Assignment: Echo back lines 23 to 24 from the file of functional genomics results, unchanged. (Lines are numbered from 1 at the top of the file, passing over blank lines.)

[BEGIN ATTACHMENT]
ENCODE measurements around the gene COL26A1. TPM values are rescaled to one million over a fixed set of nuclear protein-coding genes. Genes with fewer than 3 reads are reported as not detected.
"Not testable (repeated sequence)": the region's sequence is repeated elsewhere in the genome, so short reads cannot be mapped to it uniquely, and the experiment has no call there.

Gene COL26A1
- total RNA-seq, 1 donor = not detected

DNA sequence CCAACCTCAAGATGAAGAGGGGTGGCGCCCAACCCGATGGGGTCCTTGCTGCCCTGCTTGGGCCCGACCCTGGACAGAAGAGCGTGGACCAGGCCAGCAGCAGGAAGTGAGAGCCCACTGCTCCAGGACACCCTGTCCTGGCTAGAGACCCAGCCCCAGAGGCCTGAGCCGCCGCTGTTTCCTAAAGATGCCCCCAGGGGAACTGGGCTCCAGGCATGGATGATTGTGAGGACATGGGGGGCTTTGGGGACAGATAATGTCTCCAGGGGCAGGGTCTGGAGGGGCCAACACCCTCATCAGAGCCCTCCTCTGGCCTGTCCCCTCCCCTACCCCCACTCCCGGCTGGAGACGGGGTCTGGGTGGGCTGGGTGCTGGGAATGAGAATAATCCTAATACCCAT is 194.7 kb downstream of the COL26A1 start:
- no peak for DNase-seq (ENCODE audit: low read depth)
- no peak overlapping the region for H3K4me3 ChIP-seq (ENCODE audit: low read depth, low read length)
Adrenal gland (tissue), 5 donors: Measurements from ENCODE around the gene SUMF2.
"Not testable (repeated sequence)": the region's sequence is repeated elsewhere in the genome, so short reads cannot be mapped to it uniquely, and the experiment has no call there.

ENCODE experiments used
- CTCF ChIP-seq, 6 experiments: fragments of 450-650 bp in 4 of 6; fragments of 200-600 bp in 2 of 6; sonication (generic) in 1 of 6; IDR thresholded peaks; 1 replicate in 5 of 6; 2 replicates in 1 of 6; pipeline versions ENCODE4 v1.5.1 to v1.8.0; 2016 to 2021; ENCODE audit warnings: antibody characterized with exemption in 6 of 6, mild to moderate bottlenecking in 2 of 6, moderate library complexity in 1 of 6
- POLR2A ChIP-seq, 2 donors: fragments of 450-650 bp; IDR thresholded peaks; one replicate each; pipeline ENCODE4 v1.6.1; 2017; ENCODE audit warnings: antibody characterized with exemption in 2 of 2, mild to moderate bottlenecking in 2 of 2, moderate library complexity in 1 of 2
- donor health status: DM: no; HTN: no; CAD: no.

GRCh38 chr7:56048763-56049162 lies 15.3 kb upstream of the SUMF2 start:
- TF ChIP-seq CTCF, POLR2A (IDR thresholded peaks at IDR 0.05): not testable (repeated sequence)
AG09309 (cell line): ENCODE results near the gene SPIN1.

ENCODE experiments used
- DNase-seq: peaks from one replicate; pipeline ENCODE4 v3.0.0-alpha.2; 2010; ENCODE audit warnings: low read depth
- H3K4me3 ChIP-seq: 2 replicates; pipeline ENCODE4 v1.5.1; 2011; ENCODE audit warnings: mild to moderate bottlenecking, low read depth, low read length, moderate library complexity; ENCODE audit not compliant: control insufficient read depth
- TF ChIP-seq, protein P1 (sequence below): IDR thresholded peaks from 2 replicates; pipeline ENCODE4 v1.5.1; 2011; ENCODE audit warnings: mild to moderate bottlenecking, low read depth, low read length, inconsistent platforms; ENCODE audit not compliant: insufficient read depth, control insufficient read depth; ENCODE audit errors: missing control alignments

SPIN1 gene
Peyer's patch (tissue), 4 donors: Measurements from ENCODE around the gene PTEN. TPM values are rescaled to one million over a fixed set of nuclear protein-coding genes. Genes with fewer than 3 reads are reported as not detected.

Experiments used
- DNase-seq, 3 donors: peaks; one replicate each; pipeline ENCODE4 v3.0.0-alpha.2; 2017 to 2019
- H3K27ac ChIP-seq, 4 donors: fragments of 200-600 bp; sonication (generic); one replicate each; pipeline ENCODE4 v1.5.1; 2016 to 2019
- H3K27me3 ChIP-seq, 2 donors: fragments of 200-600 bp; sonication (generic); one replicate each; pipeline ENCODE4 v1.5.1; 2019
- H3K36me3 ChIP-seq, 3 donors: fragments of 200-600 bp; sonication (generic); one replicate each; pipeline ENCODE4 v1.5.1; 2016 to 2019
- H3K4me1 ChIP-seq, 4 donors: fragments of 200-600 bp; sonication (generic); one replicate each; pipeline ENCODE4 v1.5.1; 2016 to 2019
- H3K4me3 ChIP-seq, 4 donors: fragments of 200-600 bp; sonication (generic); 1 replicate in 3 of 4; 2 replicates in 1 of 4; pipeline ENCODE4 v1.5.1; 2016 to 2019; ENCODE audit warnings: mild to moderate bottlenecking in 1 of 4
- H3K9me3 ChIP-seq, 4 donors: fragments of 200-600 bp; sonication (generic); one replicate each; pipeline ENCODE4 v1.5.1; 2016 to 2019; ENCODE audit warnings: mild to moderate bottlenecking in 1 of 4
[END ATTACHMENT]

Experiments used
- DNase-seq, 3 donors: peaks; one replicate each; pipeline ENCODE4 v3.0.0-alpha.2; 2017 to 2019